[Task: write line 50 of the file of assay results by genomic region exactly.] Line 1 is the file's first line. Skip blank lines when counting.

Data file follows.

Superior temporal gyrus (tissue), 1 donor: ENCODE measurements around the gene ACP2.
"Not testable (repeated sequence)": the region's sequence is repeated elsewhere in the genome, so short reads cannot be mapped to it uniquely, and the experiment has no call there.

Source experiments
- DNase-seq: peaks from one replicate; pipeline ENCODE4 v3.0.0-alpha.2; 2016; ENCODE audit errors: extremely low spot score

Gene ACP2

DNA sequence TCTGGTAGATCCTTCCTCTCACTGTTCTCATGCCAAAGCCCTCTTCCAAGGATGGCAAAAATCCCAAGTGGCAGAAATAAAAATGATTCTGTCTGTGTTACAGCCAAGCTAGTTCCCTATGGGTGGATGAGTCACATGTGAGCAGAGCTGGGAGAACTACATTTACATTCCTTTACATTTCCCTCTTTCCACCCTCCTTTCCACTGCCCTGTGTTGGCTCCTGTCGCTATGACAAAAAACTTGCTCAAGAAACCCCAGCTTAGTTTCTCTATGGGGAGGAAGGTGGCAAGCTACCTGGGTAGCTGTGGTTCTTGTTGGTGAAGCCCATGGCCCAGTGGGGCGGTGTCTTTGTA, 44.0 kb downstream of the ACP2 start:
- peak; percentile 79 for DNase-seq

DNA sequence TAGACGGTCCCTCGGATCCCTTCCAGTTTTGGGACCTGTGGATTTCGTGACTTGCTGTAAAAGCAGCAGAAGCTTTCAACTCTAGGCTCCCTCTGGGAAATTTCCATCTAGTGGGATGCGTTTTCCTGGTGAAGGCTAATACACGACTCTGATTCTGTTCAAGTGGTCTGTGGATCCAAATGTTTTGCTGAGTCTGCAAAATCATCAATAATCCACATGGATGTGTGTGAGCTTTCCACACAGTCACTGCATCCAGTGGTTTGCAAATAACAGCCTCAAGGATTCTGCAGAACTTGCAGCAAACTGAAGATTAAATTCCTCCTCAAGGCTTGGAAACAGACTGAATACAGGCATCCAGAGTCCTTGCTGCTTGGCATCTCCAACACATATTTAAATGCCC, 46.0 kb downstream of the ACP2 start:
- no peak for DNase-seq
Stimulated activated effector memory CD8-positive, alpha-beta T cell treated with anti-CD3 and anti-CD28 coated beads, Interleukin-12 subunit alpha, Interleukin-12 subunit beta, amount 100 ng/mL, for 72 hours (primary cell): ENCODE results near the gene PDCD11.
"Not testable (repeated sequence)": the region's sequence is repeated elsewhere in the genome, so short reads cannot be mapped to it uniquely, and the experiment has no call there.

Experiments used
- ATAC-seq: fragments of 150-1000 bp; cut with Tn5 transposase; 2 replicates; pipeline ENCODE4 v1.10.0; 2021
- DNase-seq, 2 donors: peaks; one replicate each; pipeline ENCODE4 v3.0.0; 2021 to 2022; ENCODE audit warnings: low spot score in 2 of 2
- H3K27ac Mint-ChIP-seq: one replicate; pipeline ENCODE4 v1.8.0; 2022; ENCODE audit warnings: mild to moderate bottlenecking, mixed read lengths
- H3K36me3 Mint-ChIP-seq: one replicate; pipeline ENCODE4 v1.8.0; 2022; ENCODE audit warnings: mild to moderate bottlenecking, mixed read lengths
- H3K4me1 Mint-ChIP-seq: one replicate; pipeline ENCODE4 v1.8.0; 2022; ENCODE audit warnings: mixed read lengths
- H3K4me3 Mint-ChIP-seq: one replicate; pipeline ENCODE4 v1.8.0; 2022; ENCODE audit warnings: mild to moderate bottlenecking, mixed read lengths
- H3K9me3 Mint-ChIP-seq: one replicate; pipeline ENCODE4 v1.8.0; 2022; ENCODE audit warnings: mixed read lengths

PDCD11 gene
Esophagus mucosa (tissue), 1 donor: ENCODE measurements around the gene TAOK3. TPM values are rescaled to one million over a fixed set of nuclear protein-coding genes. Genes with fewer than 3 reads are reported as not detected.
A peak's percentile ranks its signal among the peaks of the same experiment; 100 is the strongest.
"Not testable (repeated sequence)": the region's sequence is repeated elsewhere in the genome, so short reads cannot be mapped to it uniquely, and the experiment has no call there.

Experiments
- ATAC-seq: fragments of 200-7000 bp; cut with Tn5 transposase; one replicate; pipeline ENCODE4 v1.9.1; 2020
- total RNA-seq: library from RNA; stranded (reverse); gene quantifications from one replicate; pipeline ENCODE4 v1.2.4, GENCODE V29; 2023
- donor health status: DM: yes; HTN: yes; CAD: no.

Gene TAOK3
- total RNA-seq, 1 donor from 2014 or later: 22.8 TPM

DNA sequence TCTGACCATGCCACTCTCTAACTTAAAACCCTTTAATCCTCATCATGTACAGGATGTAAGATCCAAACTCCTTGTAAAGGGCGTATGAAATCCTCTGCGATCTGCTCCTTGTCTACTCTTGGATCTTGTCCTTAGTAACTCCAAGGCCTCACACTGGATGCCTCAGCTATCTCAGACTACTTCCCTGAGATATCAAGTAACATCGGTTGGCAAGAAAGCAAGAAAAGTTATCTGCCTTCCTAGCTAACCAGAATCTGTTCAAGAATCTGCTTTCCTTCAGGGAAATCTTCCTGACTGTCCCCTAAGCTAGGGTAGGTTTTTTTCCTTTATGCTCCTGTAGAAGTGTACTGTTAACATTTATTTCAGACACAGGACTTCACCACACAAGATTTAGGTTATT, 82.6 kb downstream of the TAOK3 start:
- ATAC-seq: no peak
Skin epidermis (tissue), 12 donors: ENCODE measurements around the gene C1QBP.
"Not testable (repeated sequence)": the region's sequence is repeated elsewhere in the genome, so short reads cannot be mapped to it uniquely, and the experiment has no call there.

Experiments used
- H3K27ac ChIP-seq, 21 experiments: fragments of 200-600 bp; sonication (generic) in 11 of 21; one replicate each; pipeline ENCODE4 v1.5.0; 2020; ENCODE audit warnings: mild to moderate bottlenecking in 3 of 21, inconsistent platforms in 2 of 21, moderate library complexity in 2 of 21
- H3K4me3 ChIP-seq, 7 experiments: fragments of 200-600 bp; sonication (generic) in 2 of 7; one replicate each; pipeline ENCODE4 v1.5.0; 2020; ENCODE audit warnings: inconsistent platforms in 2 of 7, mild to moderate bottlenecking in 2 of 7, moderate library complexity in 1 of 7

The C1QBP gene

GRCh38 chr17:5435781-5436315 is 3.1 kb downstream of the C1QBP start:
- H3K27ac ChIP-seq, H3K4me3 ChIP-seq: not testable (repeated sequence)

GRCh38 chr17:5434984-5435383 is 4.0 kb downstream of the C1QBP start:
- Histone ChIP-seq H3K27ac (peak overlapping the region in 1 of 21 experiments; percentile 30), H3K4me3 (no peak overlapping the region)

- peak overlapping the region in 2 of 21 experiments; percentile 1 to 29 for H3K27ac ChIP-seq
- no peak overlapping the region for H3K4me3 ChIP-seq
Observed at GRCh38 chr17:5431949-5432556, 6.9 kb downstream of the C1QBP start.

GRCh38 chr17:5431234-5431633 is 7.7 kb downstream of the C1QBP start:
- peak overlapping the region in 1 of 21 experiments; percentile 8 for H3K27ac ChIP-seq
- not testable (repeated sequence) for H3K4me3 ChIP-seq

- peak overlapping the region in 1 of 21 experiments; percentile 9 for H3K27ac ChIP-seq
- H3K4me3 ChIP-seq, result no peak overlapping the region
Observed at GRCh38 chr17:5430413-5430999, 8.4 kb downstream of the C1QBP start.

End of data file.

Observed at GRCh38 chr17:5430413-5430999, 8.4 kb downstream of the C1QBP start.